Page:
The Governor of Anbar, Mr. Sohaib al-Rawi, and the United Nations Development Programme (UNDP) Resident Representative and UN Resident and Humanitarian Coordinator for Iraq, Ms. Lise Grande, visited Ramadi today to assess conditions and provide urgently needed support to families returning to their homes.
The delegation met with security forces and representatives of the local government and police to discuss the scope and density of IED (improvised explosive devices) contamination. Early assessments confirm that infestation is widespread; roads, commercial buildings, houses and public spaces are infested, putting civilians trying to return at grave risk.
Experts are estimating that Ramadi could be one of the worst infested cities in the world. Officials confirmed to the delegation that 48 civilians, including IED clearance personnel, have been killed and 83 wounded by IEDs.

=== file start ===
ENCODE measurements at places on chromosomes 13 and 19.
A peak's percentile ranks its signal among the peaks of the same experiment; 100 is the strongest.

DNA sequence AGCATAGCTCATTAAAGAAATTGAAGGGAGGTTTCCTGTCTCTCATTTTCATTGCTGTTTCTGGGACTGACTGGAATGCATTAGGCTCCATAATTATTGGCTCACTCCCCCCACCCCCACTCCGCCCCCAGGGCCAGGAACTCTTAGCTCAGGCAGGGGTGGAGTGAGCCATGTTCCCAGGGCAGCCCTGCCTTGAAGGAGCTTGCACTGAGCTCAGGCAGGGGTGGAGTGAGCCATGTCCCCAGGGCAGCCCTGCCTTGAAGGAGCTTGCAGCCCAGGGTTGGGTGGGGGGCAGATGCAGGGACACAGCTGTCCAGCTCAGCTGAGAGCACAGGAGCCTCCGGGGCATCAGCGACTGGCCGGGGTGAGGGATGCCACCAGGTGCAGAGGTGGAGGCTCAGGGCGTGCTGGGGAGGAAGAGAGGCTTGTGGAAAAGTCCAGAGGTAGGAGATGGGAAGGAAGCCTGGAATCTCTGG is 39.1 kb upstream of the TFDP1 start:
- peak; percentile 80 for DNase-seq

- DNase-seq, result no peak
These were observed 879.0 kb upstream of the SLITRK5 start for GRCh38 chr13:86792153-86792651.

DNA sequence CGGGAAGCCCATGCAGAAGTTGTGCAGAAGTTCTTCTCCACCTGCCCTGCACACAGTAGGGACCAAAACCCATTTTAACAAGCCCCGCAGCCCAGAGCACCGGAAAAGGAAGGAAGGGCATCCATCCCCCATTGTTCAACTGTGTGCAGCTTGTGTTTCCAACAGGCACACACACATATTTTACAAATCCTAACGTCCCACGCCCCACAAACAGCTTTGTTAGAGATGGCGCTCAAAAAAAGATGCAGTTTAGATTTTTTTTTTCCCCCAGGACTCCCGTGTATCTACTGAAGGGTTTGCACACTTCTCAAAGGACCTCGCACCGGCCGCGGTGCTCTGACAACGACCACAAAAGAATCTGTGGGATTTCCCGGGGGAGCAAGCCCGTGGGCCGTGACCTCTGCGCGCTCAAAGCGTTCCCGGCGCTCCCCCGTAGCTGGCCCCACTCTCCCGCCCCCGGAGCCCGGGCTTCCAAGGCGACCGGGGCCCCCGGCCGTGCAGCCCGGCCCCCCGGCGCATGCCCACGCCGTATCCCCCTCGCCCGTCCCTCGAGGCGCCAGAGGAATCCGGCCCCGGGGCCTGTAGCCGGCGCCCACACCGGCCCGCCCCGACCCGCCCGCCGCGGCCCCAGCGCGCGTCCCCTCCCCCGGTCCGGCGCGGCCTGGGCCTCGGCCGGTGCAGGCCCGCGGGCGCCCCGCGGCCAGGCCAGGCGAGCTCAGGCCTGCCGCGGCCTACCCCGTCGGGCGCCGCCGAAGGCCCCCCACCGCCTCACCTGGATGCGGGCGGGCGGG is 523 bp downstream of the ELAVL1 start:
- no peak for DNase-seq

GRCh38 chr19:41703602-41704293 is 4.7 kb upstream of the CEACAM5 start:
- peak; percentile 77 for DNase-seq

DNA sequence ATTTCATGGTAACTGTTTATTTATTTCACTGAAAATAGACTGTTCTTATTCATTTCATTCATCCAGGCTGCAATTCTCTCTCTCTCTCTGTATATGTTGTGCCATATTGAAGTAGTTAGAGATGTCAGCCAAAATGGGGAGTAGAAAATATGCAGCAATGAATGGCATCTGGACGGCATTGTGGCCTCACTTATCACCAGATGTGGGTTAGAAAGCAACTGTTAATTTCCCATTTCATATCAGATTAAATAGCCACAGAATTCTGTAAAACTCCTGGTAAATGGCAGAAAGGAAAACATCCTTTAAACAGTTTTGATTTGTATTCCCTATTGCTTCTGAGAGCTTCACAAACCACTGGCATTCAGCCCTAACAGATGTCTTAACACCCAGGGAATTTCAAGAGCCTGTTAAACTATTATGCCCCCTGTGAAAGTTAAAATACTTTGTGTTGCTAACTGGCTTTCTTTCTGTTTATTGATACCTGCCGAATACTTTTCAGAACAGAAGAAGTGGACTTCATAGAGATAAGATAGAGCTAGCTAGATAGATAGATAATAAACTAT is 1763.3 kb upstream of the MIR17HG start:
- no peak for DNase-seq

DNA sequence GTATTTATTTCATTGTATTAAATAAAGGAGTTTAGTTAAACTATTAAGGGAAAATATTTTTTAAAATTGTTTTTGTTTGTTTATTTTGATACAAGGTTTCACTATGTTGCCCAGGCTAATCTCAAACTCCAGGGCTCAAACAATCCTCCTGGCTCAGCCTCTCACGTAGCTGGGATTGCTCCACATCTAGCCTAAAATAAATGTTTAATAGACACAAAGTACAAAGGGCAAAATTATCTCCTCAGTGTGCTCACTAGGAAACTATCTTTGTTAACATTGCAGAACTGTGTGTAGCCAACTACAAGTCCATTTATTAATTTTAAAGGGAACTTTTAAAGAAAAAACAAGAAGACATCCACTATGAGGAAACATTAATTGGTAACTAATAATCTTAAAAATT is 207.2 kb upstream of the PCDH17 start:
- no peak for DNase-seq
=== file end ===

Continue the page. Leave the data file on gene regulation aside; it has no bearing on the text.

“It is a tragedy that people are dying and injured because of booby-traps. Removing these terrible devises is a top priority. The reality is that many, if not most neighbourhoods in Ramadi aren’t yet safe”, said Ms. Grande. “People have already suffered so much and they are impatient to go home. This is completely understandable. IED clearance is time-consuming and it’s difficult, but it’s essential to ensure that people are safe”.
The Anbar Government and FFIS are starting stabilization work in al-Saidiqiya and al-Matheeq neighbourhoods. A number of priority activities are expected to start in areas as soon as they are declared free of IEDs. Under a plan agreed with the Anbar Government, FFIS will repair water systems, provide cash grants to businesses, rehabilitate health facilities and public buildings and employ hundreds of young people on work brigades.